Friday, September 11, 2009

Grace, Mercy and Peace From God the Father and Christ Jesus our Lord

Today, we begin reading another letter of Saint Paul: his first Epistle to Timothy (1:1-2, 12-14).

Paul begins this letter by identifying himself as “an apostle of Christ Jesus”. Timothy did not need Paul to write that he was an apostle; he knew Paul well, and had accompanied him on several of his apostolic missions. Indeed, Paul refers to Timothy as “my true son in the faith”. This indicates the closeness of their relationship, and the deep trust and affection they had for each other.

In his greeting, Paul asks God the Father and Christ Jesus our Lord to bless Timothy. He asks for three gifts for him from God: grace, mercy and peace. In his letters to the churches, Paul often asks the Lord to bless them with grace and peace; here, as well as in his second letter to Timothy, he adds mercy.

Grace is a word used frequently, nearly 100 times, in Paul’s letters. It refers to the blessings God grants to those whom he loves. No one deserves God’s blessing, so grace is a free gift of blessing from God to his people, for instance, the grace to overcome temptations and the grace to remain steadfast on the road that leads to the eternal kingdom.

Mercy, like grace, is a gift from God that has nothing to do with what a person deserves. Truth be told, since God’s children so often ignore God’s grace and choose to do what we want, instead of what we know God wants, it might be said that we deserve God’s wrath, not his mercy. It is a freely given blessing of forgiveness, which is grounded in the kind and gentle love of a Father whose attitude is one of forbearance and patience with his wayward offspring.

The third favor that Paul asks from God for Timothy is the gift of peace. Paul does not ask God to remove the problems that trouble Timothy in fulfilling his own mission, but to grant him peace of mind and heart, so that the difficulties he encounters will not upset his confidence in the Lord.

To further bolster Timothy’s confidence, Paul speaks of his own mission, which he could not accomplish without God’s help. He thanks the Lord for the support he has received, and expresses gratitude because Christ Jesus considered him trustworthy in appointing him to his ministry, in spite of his history as a blasphemer, a violent man, and a persecutor of the early Church he was show mercy, because God recognized that he had acted in ignorance and unbelief. Instead, God’s grace was poured out upon him in abundance, together with the faith and love that are in Christ Jesus.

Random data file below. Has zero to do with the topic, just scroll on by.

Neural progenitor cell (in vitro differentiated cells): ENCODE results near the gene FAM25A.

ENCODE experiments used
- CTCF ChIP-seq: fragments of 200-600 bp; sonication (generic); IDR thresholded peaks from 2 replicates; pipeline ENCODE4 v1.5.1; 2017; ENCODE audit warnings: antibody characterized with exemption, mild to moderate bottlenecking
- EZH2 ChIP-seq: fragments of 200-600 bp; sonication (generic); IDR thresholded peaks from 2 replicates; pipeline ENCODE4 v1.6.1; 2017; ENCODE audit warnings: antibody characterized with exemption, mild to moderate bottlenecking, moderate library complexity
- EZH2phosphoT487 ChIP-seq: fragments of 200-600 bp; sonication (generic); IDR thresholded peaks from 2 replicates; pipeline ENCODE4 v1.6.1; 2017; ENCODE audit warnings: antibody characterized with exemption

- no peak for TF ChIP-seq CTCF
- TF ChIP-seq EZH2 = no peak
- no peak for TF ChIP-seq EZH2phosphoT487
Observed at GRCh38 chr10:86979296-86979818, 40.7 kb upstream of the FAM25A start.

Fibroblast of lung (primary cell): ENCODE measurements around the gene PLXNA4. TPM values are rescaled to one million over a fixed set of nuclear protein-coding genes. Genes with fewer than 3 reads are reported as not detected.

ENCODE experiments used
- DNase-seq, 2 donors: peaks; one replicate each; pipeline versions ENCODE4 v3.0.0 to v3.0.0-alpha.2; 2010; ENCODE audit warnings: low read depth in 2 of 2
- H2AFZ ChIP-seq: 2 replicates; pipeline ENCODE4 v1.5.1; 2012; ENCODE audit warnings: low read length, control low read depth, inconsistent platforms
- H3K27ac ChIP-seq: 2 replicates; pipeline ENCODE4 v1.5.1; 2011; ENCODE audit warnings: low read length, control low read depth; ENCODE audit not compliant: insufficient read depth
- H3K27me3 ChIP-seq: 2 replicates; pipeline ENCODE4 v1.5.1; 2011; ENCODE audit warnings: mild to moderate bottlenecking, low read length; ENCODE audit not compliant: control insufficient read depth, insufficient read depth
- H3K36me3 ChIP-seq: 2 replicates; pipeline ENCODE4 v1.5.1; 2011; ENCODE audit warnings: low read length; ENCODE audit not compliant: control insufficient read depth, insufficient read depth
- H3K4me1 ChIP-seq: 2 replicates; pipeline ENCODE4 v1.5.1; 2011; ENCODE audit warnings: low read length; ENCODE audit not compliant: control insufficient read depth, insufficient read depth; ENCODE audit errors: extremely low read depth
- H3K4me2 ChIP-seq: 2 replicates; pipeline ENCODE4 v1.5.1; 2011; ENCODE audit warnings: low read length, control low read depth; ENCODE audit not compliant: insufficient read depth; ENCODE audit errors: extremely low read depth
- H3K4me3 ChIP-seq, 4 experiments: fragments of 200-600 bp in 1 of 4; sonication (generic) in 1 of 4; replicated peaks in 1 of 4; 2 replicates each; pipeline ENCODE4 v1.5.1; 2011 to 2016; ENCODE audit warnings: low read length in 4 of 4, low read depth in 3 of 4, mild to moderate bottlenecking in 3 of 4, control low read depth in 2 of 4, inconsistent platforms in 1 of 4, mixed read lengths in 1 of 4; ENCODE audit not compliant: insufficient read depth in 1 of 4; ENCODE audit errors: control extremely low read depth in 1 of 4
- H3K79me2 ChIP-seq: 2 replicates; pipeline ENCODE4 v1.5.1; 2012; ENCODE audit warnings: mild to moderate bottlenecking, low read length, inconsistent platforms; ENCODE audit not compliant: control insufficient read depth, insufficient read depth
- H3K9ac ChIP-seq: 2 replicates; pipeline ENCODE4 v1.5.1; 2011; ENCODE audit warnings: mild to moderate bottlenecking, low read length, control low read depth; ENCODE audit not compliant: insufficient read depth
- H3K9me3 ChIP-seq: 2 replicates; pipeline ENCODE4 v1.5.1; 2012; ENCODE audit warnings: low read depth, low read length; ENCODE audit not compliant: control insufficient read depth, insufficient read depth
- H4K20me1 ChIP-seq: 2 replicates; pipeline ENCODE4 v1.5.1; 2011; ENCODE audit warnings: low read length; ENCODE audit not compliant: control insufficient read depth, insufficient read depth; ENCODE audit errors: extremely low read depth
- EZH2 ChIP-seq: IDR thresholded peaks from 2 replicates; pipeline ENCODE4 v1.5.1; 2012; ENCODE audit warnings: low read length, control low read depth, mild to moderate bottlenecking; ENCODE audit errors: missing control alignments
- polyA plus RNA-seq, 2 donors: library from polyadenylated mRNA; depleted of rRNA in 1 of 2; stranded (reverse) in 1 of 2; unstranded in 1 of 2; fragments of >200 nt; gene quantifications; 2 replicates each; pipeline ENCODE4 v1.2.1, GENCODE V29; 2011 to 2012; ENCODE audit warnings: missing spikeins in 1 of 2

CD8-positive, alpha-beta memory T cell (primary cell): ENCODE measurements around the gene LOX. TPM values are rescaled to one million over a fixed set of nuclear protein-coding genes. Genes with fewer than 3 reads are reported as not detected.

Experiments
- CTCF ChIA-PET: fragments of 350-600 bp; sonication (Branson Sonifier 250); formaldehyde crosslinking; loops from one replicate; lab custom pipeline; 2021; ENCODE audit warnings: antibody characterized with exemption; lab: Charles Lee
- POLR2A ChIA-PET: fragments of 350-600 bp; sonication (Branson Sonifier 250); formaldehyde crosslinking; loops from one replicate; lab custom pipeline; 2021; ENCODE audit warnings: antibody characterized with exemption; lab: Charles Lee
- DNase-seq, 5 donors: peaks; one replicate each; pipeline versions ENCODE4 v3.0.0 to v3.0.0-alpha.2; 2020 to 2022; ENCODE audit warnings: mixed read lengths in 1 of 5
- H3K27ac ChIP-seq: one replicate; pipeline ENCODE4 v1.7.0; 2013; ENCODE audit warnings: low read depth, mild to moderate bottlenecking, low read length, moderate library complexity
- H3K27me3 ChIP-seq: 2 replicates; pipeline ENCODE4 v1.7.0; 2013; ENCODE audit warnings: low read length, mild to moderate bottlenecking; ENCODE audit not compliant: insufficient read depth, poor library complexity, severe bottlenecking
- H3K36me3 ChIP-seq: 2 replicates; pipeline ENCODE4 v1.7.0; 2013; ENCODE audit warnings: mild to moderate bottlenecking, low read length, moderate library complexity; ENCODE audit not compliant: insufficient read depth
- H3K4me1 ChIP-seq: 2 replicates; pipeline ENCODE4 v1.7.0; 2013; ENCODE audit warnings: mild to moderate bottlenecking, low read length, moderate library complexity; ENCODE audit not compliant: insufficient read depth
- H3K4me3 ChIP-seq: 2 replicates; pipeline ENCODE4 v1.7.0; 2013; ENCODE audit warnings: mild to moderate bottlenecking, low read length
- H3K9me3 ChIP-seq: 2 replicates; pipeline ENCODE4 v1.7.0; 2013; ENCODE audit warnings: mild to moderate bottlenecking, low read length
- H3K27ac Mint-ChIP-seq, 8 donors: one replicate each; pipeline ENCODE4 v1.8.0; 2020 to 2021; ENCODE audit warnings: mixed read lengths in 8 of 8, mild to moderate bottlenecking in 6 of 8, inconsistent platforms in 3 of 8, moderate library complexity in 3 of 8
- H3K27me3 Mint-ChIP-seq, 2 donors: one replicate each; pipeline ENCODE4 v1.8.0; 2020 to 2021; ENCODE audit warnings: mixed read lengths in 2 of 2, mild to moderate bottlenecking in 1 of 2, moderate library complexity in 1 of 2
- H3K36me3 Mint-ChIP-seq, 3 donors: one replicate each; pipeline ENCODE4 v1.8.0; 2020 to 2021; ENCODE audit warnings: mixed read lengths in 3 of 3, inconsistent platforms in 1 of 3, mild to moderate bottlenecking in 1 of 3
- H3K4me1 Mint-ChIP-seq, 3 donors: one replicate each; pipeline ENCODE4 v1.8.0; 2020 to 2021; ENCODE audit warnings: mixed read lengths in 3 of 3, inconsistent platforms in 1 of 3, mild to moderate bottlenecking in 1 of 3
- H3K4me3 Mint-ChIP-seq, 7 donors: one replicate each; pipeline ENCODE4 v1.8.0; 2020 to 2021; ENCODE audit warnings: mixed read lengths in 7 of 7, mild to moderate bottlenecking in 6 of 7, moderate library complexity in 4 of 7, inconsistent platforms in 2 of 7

+++ +++ +++ +++

In today’s Gospel reading (Luke 6:39-42), Jesus teaches his disciples that they should not follow the teaching of the Pharisees, using humorous hyperbole. “Hypocrite! How can you see the splinter of wood in your neighbor’s eye, but don’t notice the wooden beam in your own eye?” [The word hypocrite is a Greek word that means an actor. It refers to stage actors, but also to people who pretend to be different from – better than – they truly are. Jesus concludes: “Remove the wooden beam from your own eye; then you will see clearly enough to remove a splinter from someone else’s eye.”

The moral of the story: Keep in mind that it is hypocritical for me to correct someone else’s error if I pay no attention to my own. It might well be that the other person’s fault is insignificant compared to mine.

+++    +++    +++    +++  

IN MEMORIAM -- September 11, 2001

Grant peace, O Lord, to all who wait for you. Listen to the prayers of your people, and guide us in the way of justice.

Lord, you guide all creation with fatherly care. As you have given your people one common origin, bring us together peacefully into one family, and keep us united in love for all of our brothers and sisters.

We ask this through our Lord Jesus Christ, your Son, who lives and reigns with you and the Holy Spirit, one God, forever and ever. Amen.

No comments: